The Pentagon Just Gave Trump the Final Word on Transgender Troops

Pentagon officials have revealed that the Department of Defense will allow transgender people to enlist in the military starting on January 1, despite opposition from President Donald Trump.

The decision was upheld by a federal judge on Monday, after the Trump administration had sought a delay. Trump over the summer unexpectedly announced that he was banning transgender people from serving in the military and that he had reached the decision after discussion with “his” generals — though the joint chiefs of staff were equally stunned by the decision and spoke against it.

“The court will not stay its preliminary injunction pending defendants’ appeal,” Judge Colleen Kollar-Kotelly said. “In sum, having carefully considered all of the evidence before it, the court is not persuaded that defendants will be irreparably injured by allowing the accession of transgender individuals into the military beginning on January 1, 2018.”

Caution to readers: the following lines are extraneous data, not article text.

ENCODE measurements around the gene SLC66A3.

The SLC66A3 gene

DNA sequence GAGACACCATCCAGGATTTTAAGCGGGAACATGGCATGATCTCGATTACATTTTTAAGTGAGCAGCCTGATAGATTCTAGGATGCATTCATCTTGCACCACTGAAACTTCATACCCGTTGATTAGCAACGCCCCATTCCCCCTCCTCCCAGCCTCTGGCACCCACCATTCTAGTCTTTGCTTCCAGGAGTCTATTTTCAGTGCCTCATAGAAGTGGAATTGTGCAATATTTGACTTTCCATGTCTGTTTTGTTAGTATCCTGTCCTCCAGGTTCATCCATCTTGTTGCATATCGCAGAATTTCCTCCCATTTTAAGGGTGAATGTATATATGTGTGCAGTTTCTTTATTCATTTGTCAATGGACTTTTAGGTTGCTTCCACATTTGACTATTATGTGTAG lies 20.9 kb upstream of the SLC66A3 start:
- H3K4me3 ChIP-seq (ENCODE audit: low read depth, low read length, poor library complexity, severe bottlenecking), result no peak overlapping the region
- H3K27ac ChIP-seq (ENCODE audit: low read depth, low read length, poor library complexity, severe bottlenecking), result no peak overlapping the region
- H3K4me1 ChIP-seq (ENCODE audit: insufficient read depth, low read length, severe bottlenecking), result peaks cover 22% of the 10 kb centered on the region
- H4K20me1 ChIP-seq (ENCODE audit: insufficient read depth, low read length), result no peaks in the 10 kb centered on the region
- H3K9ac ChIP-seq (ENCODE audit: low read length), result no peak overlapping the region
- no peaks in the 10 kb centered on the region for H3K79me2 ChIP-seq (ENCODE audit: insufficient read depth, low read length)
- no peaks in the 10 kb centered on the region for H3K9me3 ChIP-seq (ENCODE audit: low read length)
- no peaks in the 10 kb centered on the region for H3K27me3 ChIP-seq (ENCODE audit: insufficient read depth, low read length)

Kollar-Kotelly had initially blocked the ban in October as a lawsuit against it was working through the court system. The Trump administration appealed the injunction and had last week filed a motion asking for a stay on the decision to begin accepting transgender troops on January 1, 2018, claiming the military would be “seriously and irreparably harmed if forced” to comply.

Kollar-Kotelly, though, found in favor of the plaintiffs, who noted that the Pentagon has had more than a year and a half to prepare to accept transgender troops, dating back to when the Obama administration first declared it would lift the ban. This is the second time federal courts have ruled against the ban.

A Rand study conducted in June 2016 found that transgender troops do not have a negative effect on effectiveness and would only reflect a minute difference on health care costs — two of the reasons Trump used to justify the ban.